And at the heart of all this activity lies an acknowledgement of the importance of interdependence and of a commitment to community that brings with it, not only a sense of belonging, but a sense of responsibility for those with whom we share the public space. A full sense of citizenship must bring with it an awareness of the personal role we all have, the opportunity, and may I say even the obligation, to play in creating and nurturing a vibrant, caring and forward looking society which will be inclusive of each and every member of society of all ages and enable them to fully participate in our shared lives.
We are especially pleased today to welcome here to the Áras representatives of the many new communities, including different faith communities, who are drawn from many regions across the world, who have established themselves and their families in Ireland.
Ireland has benefitted greatly in recent decades from the arrival in our country of migrants and their families. Those who have come have changed our country in remarkable ways, they have enriched our culture and our community, and they have enhanced all of our lives.
This is an opportunity for me as President of Ireland to welcome you all here to the home of the President and to say – you are welcome in our home and you are most warmly welcome in our country.
Now allow me to say that in our own 5,000 year old language which was the language of so many of our migrants and their ancestors:
Caithfidh sochaí chuimsitheach a bheith bunaithe ar phobail scafánta atá fréamhaithe i ngach a bhfuil i gcoitinne acu féin, ach is pobail bhisiúla fhorásacha de thoradh glacadh leis an iomad creideamh, cultúr agus inniúlachtaí difriúla atá acu siúd ar mian leo a bheith rannpháirteach i saol a bpobal féinig. Is le pobail den sórt sin, agus le daoine fearacht sibh féin, gur féidir linn díriú ar shochaí a cheapadh agus a thabhairt ar an saol a bheidh cóir daonlathach go firinneach, arb éard a bheidh inti fíor-Phoblacht.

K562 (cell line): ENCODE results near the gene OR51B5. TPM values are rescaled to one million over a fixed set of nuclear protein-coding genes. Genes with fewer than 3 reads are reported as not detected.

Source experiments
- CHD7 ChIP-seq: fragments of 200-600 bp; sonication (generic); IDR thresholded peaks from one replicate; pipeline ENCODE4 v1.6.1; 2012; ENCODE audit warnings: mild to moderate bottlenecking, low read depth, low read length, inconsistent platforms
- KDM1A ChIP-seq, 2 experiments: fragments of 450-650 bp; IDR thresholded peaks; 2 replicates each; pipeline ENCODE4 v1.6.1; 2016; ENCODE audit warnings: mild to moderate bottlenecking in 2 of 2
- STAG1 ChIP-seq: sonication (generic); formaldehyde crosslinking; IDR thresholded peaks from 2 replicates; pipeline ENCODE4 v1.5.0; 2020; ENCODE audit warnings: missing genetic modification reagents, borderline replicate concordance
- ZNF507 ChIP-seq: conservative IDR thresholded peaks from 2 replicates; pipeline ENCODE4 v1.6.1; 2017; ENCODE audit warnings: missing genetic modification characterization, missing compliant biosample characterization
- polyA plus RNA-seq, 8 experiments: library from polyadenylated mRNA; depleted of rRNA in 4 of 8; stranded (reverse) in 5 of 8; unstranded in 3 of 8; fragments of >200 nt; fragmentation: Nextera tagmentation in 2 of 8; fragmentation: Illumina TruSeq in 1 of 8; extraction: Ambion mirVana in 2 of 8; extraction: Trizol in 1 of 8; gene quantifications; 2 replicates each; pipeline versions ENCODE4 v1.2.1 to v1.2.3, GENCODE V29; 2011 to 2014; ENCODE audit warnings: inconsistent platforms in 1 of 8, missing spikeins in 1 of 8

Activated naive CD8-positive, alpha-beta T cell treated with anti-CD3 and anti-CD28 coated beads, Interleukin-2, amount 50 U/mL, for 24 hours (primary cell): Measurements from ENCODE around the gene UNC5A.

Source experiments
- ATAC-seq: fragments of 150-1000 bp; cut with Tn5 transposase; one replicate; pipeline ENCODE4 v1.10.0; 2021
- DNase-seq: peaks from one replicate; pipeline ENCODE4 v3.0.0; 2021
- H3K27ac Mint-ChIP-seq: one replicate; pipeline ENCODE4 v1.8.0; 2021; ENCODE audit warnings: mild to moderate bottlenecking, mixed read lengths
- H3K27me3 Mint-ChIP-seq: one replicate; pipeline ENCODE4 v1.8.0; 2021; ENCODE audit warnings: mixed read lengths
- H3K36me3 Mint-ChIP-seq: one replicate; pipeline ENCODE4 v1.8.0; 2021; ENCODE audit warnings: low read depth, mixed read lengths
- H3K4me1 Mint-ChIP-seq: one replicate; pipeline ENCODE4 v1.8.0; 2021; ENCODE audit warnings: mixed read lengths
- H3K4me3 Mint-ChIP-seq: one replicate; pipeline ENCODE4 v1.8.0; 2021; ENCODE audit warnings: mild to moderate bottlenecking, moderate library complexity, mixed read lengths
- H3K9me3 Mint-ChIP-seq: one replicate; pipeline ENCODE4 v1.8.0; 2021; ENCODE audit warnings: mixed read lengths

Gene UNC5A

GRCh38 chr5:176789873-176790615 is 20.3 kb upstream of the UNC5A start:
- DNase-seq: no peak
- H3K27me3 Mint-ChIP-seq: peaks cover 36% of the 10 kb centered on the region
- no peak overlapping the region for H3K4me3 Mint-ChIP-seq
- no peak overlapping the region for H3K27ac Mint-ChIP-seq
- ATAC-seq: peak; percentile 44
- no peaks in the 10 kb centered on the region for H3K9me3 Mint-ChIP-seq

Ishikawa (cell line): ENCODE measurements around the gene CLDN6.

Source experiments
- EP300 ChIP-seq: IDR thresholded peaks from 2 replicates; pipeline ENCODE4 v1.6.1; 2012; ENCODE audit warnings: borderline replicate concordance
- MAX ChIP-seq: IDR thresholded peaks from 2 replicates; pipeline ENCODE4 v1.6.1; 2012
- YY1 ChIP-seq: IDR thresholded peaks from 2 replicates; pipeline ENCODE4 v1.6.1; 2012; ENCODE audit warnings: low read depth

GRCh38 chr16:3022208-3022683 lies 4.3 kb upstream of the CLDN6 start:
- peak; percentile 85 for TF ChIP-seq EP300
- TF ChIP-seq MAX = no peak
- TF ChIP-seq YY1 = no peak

[An inclusive society must be founded on strong communities that are rooted in all that is shared in common, but which grow and flourish through an acceptance of the many different beliefs, cultures and abilities of those who wish to participate in the life of their community. It is with such communities, and with people like yourselves, that we can aim to imagine and realise a truly just and democratic society, a real Republic.]
Again, may I congratulate and commend all of you for the efforts you generously and unstintingly are putting into your role as citizens, for working so hard to keep community and family at the heart of our society. Despite the many difficulties we as a people have faced in recent times, we draw hope and determination from that sense of active citizenship, local partnership and deep community spirit that has remained at the centre of communities around the country.
I would like to conclude by thanking all those who have worked so hard on behalf of the Áras to make this a wonderful occasion for you. A big thank you to our MC Vincent Woods and also to David O’Connor, Colm Ó hArgáin and Fionn Morrison, Éanna Drury, Ian Doyle, Fiona Gryson and Tara Viscardi, Lucy O’Byrne and Gerry Fish for the magnificent entertainment they have provided this afternoon.
On your behalf and my own, I salute the hard work, unfailing good humour and – not least – culinary skills of the staff here in Áras an Uachtaráin, the OPW, our friends from St. John of Gods, the Gaisce volunteers and may I say how grateful I am to Dee Rogers and his team for their technical skills that ensure our sound system works so well.
Sabina and I hope you have a great afternoon. Enjoy the rest of your time here and thank you for coming,
Go raibh míle maith agaibh go léir.